Octane Rating and VW Engines

Note: Go to Octane Rating and VW Engines
for more detailed information.


Octane rating is a measure of a gasoline's anti-knock properties in a liquid motor fuel. The rating represents iso-octane (octane rating of 100) volume in a fuel consisting the mixture of iso-octane and normal heptane (octane rating of 0). As consumers, we use the pump octane and manufacturers recommendation to determine which gasoline to buy.

Note: Knocking/detonation/pinging it a heat related problem, and is eliminated by three main things in the design of the engine; the compression ratio, the timing, and the octane number of the fuel being used.

Note: There is a common misconception here. A lot of people think that the octane number of a fuel has something to do with how fast it burns. This is not the case. The octane number determines how the fuel resists uncontrolled burning, not how fast it burns.

The pump octane is also referred to as the Anti-Knock Index (AKI). AKI is determined based on an average of the Research Octane Number (RON) and the Motor Octane Number (MON). The formula is RON+MON/2 normally abbreviated as R+M/2 on the pump.

The MON is a measure of the gasoline's ability to resist knock under sever operating conditions. MON affects high speed, part throttle and performance (under load such as in passing). The RON on the other hand, is a measure of gasoline's ability to resist knock under less severe conditions. RON affects low to medium speed knock and engine run-on (dieseling). For a given AKI, RON is typically 8-10 points higher than the MON. As an example, 87 AKI (pump octane) fuel would have a MON of 82 and a RON of 92.

You should use the minimum pump octane (AKI) fuel that will run in your engine without knocking. You're wasting your money on higher octane fuels if there aren't needed to control knock. The two most common myths regarding pump octane (AKI) are that it will increase performance and result in better fuel mileage. You may see improvements in your ride due to the cleaners in higher grade, higher quality fuels, but octane by itself will not have any effect.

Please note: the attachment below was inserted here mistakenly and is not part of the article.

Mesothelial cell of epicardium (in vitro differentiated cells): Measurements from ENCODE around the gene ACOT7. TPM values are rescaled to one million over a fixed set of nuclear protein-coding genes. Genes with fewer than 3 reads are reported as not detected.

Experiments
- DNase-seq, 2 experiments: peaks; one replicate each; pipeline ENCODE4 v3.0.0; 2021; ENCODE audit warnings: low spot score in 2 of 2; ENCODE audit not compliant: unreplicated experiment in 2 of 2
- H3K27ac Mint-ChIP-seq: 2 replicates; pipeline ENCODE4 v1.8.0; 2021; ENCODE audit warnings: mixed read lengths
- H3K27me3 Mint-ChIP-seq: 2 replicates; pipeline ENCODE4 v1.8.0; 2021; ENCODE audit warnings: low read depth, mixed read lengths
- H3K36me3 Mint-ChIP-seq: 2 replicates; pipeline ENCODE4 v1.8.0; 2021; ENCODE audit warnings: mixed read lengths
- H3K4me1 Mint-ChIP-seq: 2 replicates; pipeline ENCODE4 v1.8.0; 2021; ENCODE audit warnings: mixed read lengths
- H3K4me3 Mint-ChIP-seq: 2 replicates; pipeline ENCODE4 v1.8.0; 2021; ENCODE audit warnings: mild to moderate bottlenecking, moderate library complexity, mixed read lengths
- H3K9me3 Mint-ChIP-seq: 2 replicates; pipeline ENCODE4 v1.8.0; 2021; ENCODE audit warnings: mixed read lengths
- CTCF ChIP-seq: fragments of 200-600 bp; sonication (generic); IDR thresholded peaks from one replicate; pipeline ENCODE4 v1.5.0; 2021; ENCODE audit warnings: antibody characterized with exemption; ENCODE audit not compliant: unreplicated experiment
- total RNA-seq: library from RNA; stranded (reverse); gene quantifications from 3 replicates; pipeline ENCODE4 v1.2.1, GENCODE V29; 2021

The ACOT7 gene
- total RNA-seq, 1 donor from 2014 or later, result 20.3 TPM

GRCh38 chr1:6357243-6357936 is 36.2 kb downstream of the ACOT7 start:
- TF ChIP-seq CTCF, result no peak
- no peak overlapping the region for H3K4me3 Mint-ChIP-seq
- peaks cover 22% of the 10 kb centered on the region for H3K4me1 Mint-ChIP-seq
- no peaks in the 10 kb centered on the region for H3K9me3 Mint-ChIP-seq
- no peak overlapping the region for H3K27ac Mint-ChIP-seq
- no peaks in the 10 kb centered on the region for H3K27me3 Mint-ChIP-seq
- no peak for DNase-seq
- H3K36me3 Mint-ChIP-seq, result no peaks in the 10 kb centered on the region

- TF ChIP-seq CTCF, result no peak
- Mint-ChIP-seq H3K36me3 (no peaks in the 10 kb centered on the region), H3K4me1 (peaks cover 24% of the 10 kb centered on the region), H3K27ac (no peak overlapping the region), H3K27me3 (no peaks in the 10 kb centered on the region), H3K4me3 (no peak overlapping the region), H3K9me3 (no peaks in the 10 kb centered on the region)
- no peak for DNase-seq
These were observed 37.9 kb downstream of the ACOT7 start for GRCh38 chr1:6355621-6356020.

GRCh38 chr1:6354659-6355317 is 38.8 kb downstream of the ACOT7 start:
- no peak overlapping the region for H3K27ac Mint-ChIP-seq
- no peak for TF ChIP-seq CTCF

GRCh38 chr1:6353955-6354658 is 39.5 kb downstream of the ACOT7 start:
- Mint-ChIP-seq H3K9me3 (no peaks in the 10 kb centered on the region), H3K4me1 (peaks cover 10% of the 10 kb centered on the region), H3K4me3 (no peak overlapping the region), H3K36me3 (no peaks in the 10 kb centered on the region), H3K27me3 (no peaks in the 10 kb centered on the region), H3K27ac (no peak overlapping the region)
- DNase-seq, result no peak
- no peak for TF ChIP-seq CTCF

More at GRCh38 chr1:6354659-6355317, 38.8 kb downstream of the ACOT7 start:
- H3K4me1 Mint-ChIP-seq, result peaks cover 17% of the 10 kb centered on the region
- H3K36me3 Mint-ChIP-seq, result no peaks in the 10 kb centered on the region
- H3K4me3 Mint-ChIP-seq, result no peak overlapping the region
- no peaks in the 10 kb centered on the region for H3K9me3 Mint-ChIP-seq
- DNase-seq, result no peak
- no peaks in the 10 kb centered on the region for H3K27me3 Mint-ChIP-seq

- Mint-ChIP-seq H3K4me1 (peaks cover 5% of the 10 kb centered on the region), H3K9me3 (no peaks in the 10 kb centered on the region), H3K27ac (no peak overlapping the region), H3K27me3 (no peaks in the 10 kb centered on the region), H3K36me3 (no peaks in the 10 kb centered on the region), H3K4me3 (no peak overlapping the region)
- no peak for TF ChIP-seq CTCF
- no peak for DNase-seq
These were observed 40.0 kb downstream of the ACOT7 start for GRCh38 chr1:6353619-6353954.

In Volkswagens, only the 1200s and the newest low compression factory (Mex/Brazilian) engines are happy on fuel with a pump octane (AKI) of 87. In the newer 1600s, fuel with a pump octane of 87 is likely to cause detonation/knocking at high throttle settings. Because the VW engine runs hot, it needs a slightly higher octane fuel for the same compression ratio, compared to water cooled cars. My 1500 has the usual 91 recommendation, for 7.5 compression ratio. I have 1600 barrels and pistons with the original heads, which raises the compression to about 8. It 'just' pings a bit if I floor it at low revs on a hot day, so 91 is a bit marginal for it. I generally use either straight leaded (95 octane), which it is very happy with. It will survive a mixture of leaded/unleaded, if I don't push it hard, and keep the revs up a bit so it doesn't labour.

The octane measurements are a little different these days, but different 'in our favour'. The VW manuals say use 91 RON (Research Octane Rating) where most US ratings are R+M/2 or 'pump octane'. Both descriptions mean the equivalent RON number would be higher, so 91 R+M/2 might be around 92-93 RON. All this means that fuel in the U.S. with an octane rating of 87 R+M/2 might around 88-89 RON, getting close to the '91 RON' VW recommendation, but not close enough to be used all the time.

Detonation/knocking/ pinging can usually be heard as a distinctive pinging or clicking sound on heavy acceleration, especially when the engine is thoroughly warmed up. But sometimes it's a bit hard to hear if it is only 'borderline' happening; however, this would certainly have the feel of a loss of power.

Additives that are used to increase the octane of fuel include -

  • Toluene (methyl benzene) has a RON of 124 and MON of 112. In the 70s Shell here in Australia used to advertise "Over a pint of Methyl Benzene in every gallon of super Shell"! Toluene is carcinogenic.
  • MTBE (the usual additive in the US -- smells like turpentine), has a RON of 116 and MON of 103.
  • TAME (another 'allowed' additive) is not so good at RON 111 and MON 98.
  • The highest 'natural' fuel component is probably dicylcopentadiene RON 229, MON 167 (and this only occurs in trace amounts).

Methylcyclopentadienyl manganese tricarbonyl (MMT) has been suggested as an alternative to Tetra Ethyl Lead (TEL) for quite some time now. It doesn't require Bromine or Chlorine scavengers like lead products do; however, it apparently has its own pollution concerns. It was banned by the US EPA in 1978, but this ban was recently lifted everywhere but California. They are still reviewing it and may re-instate the ban at some future date.

Using a good brand 91+ octane gasoline is cheapest in the long run. I suspect, and if the pump says "92 pump octane" or similar, at least you KNOW it has that octane rating. Additives are a bit hit and miss, unless you know exactly what is has in it, and at what concentration.

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